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Irish illuminations

The text below was that submitted to Museum Practice Magazine which was used for their article ‘Irish illuminations’ and was published in Museum Practice, issue 14, spring 2000.

Chester Beatty Library & Galleries, Dublin

The Chester Beatty Library in Dublin recently moved its extensive collections from its old home on the outskirts of Dublin to a new city centre location. The I£11.5 million development includes state-of-the-art Galleries to house the priceless collection of works of art from the great cultures and religions of the world.

The CBL Galleries display a large collection of Early Christian, Islamic and East Asian manuscripts, books, paintings, prints and icons. The American mining engineer Sir Alfred Chester Beatty assembled the collection over many years. He was a great art collector who travelled the world in search of treasures and employed a team of outstanding advisers to help him. Chester Beatty brought his collection to Ireland in 1950. When he died in 1968 the collection was bequeathed to a trust for the benefit of the public.

The Building

The Library’s new home is within the precincts of Dublin Castle. It is part new build and part refurbishment. The old part is horseshoe shaped and was built in the mid-18th century and later re-modelled by Ireland’s most important nineteenth century architect, Francis Johnson. It was used as offices for the Revenue Commissioners in the early years of the Irish State. It had remained unoccupied for 15 years, until the recent restoration work by the Office of Public Works Architecture Services. The new building sits at the open end of the horseshoe and provides a three-story fully serviced vertical box to house the new galleries. It is linked to the old by bridges and a new glazed roof which covers the space in the centre of the horseshoe to provide an atrium.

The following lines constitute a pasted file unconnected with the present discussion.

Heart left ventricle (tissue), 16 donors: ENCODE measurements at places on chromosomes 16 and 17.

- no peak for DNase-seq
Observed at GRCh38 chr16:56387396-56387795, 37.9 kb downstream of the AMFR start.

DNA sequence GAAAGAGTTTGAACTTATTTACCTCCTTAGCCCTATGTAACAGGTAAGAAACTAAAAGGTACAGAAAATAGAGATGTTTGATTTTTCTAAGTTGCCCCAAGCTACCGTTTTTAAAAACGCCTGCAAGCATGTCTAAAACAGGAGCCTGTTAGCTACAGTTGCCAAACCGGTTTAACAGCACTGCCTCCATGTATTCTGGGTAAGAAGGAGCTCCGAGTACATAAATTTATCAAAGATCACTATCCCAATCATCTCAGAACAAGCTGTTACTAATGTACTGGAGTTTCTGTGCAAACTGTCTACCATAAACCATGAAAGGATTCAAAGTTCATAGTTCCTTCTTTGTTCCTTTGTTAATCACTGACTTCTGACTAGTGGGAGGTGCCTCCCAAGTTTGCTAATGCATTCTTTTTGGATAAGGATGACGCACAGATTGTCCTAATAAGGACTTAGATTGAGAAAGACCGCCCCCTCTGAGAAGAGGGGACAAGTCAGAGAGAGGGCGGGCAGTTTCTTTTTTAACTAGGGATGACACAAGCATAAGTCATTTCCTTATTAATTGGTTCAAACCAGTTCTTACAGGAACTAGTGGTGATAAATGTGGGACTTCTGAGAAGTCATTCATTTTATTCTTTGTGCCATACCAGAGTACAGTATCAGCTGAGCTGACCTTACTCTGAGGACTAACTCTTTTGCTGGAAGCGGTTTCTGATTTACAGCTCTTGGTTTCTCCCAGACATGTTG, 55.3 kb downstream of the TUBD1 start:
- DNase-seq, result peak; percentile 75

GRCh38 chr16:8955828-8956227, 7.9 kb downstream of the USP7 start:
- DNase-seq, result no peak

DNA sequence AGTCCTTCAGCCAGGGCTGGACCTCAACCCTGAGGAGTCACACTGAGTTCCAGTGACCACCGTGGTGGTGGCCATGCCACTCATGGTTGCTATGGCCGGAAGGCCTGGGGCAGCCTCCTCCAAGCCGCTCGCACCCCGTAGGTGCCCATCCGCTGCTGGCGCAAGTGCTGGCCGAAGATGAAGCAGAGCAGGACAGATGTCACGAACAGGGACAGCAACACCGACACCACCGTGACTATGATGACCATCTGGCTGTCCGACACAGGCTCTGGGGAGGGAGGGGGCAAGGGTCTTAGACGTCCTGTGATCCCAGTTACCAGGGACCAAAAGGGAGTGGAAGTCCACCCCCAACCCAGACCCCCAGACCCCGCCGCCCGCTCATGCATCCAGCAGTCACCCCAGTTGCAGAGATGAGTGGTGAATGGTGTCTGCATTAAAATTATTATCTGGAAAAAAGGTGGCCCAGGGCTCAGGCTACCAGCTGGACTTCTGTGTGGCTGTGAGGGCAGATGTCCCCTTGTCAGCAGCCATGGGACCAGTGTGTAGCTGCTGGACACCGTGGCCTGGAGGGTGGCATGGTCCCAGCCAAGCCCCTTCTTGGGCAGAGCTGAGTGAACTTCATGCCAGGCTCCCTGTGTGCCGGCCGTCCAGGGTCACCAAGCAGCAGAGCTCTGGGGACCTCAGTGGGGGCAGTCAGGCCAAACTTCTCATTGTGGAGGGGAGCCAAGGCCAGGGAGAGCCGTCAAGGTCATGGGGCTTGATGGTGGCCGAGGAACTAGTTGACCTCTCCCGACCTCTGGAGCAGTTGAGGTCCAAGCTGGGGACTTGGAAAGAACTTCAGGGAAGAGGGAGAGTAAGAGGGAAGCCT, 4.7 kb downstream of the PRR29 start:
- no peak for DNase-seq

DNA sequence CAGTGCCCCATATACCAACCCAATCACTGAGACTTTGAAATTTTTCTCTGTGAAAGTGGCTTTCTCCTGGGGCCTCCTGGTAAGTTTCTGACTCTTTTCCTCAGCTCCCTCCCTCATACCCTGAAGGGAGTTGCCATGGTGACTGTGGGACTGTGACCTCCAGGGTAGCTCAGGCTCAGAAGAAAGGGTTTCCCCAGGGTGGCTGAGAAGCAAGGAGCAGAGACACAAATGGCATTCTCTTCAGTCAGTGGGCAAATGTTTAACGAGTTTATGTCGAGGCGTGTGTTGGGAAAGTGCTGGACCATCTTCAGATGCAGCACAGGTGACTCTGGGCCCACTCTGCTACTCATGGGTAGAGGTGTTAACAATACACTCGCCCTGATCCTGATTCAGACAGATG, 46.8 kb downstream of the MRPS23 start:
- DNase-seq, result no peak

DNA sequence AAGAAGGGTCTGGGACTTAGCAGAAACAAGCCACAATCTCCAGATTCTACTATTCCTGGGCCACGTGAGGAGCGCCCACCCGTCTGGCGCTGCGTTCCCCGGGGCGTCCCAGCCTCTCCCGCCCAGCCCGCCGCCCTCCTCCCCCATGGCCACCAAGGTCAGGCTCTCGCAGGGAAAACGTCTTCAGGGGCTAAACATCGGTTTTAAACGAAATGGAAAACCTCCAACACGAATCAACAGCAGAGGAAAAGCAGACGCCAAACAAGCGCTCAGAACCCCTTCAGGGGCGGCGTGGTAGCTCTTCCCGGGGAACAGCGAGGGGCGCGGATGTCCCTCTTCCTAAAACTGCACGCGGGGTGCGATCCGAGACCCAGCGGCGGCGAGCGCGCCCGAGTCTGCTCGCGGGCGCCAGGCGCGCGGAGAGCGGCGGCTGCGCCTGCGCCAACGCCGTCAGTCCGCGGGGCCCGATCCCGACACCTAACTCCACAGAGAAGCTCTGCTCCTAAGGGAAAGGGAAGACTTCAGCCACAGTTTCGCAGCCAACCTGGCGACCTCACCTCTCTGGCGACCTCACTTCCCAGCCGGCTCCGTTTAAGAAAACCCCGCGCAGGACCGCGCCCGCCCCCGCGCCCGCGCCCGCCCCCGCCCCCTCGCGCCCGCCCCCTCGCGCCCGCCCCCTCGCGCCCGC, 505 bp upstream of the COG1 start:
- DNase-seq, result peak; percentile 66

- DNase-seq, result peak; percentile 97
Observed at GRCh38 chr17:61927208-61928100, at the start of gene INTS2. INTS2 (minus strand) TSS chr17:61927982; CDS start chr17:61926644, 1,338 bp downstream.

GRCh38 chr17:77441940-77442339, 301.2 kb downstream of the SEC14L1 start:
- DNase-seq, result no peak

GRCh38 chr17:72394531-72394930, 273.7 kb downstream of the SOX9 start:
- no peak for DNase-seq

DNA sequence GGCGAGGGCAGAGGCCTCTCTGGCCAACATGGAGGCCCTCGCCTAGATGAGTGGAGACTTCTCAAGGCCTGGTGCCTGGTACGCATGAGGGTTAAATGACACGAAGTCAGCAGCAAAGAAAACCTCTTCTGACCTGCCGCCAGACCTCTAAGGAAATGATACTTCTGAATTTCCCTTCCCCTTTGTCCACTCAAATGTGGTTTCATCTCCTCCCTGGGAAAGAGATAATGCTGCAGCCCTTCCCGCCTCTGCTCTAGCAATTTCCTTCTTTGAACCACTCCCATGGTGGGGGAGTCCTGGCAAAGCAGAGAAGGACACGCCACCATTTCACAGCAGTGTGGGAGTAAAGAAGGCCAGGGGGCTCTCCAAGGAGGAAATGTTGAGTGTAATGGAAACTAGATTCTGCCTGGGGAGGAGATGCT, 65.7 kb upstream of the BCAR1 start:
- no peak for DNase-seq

The development of the Library and the restoration of the 18th Century Clock Tower building at Dublin Castle were funded by the Irish Government with the assistance of the European Development Fund and the trustees of the Library. In addition to the new purpose built Galleries, there is also a lecture theatre, café, and shop. On the non-public side there are offices, storage and conservation facilities.

The project was completed in two phases and the fit out of the former Clock Tower building and extension for the Chester Beatty Library commenced in January ’99. The architect for the project was Angela Rolfe of the Office of Public Works. The exhibition designers were Event Communications, the M&E Consultants were VMRA of Dublin.

The Collection